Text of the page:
The new Stage Workshop Center season has just kicked off and, as center founder
Rivi Feldmesser-Yaron notes, there is ne’er a dull moment to be had anywhere in
The center was established in 2002 and is located on Salame
Street in south Tel Aviv. Throughout its existence to date the center has
striven to break new ground in all areas of the performing arts, including
theater, film and TV acting, dance, screenwriting and playwriting, puppeteering
and music, as well as the plastic arts.
The coming year will see the
center host a wide range of cutting-edge art events and activities based on
unconventional teaching and practical methods. All of the activities are
designed for professionals in the various fields, while some are also open to
the public and will provide audiences with a behind-the-scenes glimpse of how
performing artists do their business.
The Dancer Studio, for example,
comprises a series of intimate discussions with a bunch of top choreographers
taking part in interviews based on set questions, but with an interviewer of
their choice. The interviewees include such stellar dance professionals as Ohad
Naharin and Sharon Eyal from the Batsheva Dance Company, Yasmin Goddar and
Arkadi Zaides, and will no doubt shed some light on what goes into putting a
modern dance show together.
“The center is a sort of exploration facility
for the professional community, but it also delivers art products which are open
to the public,” explains Feldmesser-Yaron, adding that the center offers
something that artists cannot find anywhere else.
“I think this is the
only center of its type in the whole world. The content provided is unique, and
simply does not exist in the market, anywhere. This is not an advanced
post-school training facility. The content we offer is the result of very
serious thought and analysis of what the art sector has to offer, and what is
The center may be unique, but Feldmesser-Yaron admits she got
some of her ideas from other professional facilities abroad.
Actors Studio in London, but that is only for actors, and there’s the
International Workshop Festival for professionals in London. I stole a bit from
different places and put the center together. The center works all through the
year, not as a one-time thing.”
Art is of course, by definition, a
creative field and the center endeavors to stay ahead of the
“There are new things and developments at the center every year,”
states Feldmesser-Yaron. “We are always opening new channels of study and
exploration, based on analysis and understanding of what went on in the previous
year. We are always accumulating experience and know-how, and if we feel there
is any area that hasn’t been addressed we get on with it.”
search for new avenues of artistic expression also means that the center steers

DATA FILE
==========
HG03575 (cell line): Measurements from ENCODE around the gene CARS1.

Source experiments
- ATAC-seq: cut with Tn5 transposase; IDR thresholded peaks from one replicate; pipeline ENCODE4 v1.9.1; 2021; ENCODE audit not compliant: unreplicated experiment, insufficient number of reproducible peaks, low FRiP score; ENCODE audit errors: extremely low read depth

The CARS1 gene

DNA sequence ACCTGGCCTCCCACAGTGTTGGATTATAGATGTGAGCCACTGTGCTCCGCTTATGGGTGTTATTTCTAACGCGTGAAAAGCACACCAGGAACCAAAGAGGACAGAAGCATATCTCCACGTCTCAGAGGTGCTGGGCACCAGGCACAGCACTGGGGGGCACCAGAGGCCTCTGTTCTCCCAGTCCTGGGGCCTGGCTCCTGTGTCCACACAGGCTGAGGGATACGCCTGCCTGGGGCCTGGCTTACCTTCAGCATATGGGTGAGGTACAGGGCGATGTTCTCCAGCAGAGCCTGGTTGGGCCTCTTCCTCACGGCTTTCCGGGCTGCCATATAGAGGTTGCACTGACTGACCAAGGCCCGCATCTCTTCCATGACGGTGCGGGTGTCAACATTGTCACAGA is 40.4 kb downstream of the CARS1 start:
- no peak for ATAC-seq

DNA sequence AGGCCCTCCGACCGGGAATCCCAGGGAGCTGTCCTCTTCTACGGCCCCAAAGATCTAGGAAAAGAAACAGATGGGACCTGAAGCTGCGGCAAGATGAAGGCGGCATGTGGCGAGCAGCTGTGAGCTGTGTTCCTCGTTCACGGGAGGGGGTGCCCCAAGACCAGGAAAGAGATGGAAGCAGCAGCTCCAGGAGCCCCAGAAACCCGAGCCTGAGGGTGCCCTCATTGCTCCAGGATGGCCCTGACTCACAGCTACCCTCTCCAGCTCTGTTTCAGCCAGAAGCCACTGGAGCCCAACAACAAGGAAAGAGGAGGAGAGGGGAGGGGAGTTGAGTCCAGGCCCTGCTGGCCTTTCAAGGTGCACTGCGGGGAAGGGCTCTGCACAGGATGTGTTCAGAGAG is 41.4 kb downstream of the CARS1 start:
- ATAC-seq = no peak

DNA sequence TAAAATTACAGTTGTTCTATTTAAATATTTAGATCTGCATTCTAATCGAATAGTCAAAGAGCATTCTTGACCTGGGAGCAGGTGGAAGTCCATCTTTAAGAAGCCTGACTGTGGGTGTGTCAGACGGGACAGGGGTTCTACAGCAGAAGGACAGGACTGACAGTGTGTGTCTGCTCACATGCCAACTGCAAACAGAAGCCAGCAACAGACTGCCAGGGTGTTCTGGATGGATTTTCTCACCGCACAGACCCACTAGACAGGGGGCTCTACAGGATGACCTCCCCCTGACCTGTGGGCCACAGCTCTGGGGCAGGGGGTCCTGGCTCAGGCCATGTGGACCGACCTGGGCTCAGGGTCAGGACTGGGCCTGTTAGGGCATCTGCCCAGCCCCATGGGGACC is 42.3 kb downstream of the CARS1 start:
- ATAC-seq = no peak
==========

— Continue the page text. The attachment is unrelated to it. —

clear of ideas it feels have run their course.
“If we see that we have
exhausted some topic we don’t continue with it. We move on.”
of the center, and the new season, lies in the quality of the teachers and
“We have our Actors Studio, which is run by [veteran
actors-directors] Oded Kotler and Amnon Meskin and is based on life ambition –
the acting roles which the workshop participants dream of playing. This is a
completely professional forum of actors and, by the way, all the people who run
the workshops do so on a voluntary basis.”
The latter spirit certainly
helps with the center’s finances, but Feldmesser- Yaron says that the facility
is not exactly awash with hard cash.
“The participants pay fees to take
part in our activities but that only covers half of our outgoings,” she says.
The problem, it seems, is of a pigeonhole nature.
“I have to wait until
December 31 each year to see how much I am going to get from the Ministry of
Culture, which makes it very difficult to plan the year. We don’t fit any of the
ministry’s defined categories for funding because we are unique, so, from the
point of view of the official funding bodies, we don’t exist. We have premises
but, you know, professional success doesn’t always go hand in hand with
financial success. We were lucky to get support from the Bracha Foundation for
the first five years, otherwise I don’t see how we could have got the thing
As the center is now going into its 10th year, someone somewhere
must be doing something right.
Financial straits or no, the center keeps
churning out frontier-pushing activities, while helping professionals to get
their stuff out there. On March 5 Yehezkel Lazarov will oversee the Pre-premiere
Club, at which theater artists will present previews of their works in progress
to theater managers, directors and the public, after having worked on them with
Lazarov. Elsewhere in the center schedule, actress-comedienne-singer Yarden Bar
Kochba will run the Play By the Book activity, and will work with actors on
turning new Israeli books into stage performances. This year Bar Kochba’s group
will perform a production based on Eldad Cohen’s new book Sefer Hamanginot
(The Blue Tune Book), which will take place on March 10.
center also cultivates playwriting, through a four-prong program, leading to
stage productions of plays written at the center’s playwriting school in
conjunction with Beit Lesson Theater in Tel Aviv.
“I believe that artists
should receive decent pay for their work, and that the establishment should
respect their work,” says Feldmesser-Yaron.
“I would like to see that
happen one day.”For more information about the Stage Workshop Center:
(03) 624-1546, email@example.com and www.stagecenter.org.